It’s three in the afternoon, the blog is being written in the Ikuai Sailor’s Pub www.marinarivieranayarit.com/amenities/ikuai-sailor-pub/ at Marina Riviera Nayarit, a beautiful marina in La Cruz de Huanacaxtle, a small village about 20 minutes north of Puerto Vallarta. The temperature is about 85 degrees, hot when in the sun at 20 degrees north latitude, but perfect while sitting in the open-air restaurant with the breeze gently blowing. We sailed across the Pacific for 270 miles after leaving Cabo San Lucas Monday November 26, alternately sailing at 6-7 knots with perfect wind conditions, or having to motor because the wind dropped off to almost nothing. We were amazed to arrive on Wednesday at about 4pm, much earlier than expected. Our friends Jane and Tim from Midnight Blue gave us a forecast from their SSB radio before we left Cabo, and we checked out a website for wind conditions, but the combination of pressure, air temperature, sea temperature and some other factors that a meteorologist would know kept the winds constantly changing. Luckily, when I was on watch I only had to make a few sail changes from the cockpit while Nikk napped, and we both were able to sleep much more on this leg of the journey than on any other multi-day cruise. Thanks to the wrist bands with little magnetic bead, there was no seasickness, so I was able to cook, eat, and even read. Maybe it was the full moon that worked magic out on the ocean.
Last fall we helped Nikk’s friend Dick sail his boat, Que Sera Sera from San Diego to this Marina Riviera Nayarit, and we’d sailed from here in previous years while visiting Sayulita in February. The Bay of Banderas is about 24 miles across, and has wintering humpback whales that have just started arriving from up north. The juvenile whales will sometimes breach many times in a row, showing off their exuberance, perhaps, and often while sailing you can get close to a mother and baby whale. Whale watching tours come out from Puerto Vallarta, so we look for these boats because they communicate with radios about the whale locations. Supposedly a Spanish explorer came into the bay and was greeted by the natives waving bandanas, thus the name of the bay was created. Many cruisers stop here because of the beauty of the bay and the ambiance of La Cruz. We knew that this would be our marina home for a least the month of December. Our friends Dick and Mary Ann purchased a house here last year, and created a beautiful rental on the first floor, which comes with a soaking pool, huge tiled kitchen, and much more. They are completely rented for this season, but still have some weeks open for the 2013-2014 season, which runs from November to June. Check out pictures of their stunning renovations, painting, and art at this site:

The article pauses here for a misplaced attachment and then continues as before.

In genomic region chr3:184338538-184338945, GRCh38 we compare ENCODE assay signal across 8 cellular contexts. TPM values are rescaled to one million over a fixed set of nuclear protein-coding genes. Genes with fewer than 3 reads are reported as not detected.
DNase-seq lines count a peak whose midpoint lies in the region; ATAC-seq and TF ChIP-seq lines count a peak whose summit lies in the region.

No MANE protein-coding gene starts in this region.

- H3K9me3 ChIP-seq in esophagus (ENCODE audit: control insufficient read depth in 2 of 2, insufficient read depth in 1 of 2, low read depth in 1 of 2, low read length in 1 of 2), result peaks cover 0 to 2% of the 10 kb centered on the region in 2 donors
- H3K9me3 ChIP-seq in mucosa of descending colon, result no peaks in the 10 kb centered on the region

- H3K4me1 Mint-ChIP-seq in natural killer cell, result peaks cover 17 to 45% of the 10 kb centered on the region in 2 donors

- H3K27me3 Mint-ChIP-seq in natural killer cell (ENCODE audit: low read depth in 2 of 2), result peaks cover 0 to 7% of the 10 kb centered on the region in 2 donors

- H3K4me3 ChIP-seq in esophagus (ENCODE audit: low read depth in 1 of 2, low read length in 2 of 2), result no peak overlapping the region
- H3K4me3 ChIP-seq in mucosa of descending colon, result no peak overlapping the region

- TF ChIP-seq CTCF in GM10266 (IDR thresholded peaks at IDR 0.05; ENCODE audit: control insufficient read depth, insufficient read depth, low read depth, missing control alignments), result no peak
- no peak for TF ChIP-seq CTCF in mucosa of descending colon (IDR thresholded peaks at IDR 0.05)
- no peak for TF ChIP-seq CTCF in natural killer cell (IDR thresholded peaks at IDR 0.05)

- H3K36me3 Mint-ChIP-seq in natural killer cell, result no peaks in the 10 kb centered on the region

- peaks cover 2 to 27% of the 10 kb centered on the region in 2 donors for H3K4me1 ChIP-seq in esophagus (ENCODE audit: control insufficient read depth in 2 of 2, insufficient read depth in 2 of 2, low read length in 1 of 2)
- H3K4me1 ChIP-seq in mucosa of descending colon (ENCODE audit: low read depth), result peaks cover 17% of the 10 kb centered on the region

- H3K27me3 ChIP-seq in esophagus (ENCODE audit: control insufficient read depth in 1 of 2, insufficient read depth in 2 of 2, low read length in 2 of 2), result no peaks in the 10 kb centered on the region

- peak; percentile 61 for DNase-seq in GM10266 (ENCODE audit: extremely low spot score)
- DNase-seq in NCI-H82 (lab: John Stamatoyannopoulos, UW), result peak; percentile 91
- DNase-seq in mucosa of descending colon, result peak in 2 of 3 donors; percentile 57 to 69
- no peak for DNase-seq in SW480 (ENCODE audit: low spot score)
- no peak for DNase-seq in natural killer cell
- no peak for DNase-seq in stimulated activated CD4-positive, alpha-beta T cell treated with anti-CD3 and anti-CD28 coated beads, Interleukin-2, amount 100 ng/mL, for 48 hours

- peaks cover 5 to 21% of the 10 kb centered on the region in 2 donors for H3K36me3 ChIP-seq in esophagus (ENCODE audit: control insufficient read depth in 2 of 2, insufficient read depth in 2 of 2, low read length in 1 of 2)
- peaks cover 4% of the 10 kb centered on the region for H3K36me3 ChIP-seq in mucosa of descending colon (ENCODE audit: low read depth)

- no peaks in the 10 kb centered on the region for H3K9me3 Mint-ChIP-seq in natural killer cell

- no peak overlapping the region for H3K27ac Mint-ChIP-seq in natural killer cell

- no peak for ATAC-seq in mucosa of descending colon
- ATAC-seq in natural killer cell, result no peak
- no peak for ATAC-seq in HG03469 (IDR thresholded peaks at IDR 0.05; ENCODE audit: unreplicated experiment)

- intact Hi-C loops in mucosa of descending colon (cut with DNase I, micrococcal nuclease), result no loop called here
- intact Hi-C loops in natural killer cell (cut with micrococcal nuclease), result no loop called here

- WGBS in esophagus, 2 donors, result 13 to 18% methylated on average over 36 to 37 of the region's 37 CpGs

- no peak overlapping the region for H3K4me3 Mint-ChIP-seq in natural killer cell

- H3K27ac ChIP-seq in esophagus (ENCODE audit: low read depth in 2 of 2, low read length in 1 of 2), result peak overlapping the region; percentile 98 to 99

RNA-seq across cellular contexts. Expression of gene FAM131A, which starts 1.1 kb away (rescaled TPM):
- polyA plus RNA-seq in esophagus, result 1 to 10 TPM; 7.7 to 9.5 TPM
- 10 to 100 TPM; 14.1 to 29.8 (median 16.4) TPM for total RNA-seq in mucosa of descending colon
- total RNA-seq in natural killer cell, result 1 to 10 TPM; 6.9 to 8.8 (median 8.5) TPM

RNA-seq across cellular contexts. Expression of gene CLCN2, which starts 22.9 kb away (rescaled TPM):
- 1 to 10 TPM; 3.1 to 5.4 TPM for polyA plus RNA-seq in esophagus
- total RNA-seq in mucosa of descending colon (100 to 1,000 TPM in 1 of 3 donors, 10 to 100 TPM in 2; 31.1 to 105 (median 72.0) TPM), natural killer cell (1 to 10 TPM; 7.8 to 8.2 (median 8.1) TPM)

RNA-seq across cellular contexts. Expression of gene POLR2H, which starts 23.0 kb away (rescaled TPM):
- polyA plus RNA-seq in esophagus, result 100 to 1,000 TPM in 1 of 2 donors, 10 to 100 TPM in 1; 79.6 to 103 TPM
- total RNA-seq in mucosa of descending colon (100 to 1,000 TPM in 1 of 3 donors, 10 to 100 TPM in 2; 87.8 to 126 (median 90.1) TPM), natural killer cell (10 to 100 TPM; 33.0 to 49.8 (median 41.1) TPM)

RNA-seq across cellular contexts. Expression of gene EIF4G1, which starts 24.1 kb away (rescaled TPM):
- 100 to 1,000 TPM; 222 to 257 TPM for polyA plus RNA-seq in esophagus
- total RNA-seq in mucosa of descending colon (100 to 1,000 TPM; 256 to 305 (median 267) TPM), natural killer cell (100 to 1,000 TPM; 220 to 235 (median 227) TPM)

La Cruz is not only blessed with marvelous weather most of the year (monsoons and sometimes tropical storms strike in the summer months), there are also many restaurants with mexican and italian food, including pizza, and live music (jazz, rock, country). We have gone out to listen to music on many nights since we arrived, and have also had dinner with friends at their home or on their boat. I’m thrilled that there is a yoga class at 8 six days a week in the marina lounge, and Nikk & I are taking a beginning Spanish class Monday and Wednesdays also at the marina lounge.
We learned so much the first day that our heads hurt, and that was just going over the different forms of To Be, one for description, one for location, and many adjectives.
So 2200 miles of sailing done since we left Portland September 11, we still feel like pinching ourselves when we look around and realize that we are truly tied up in paradise. Here is a picture of the marina to end this blog post.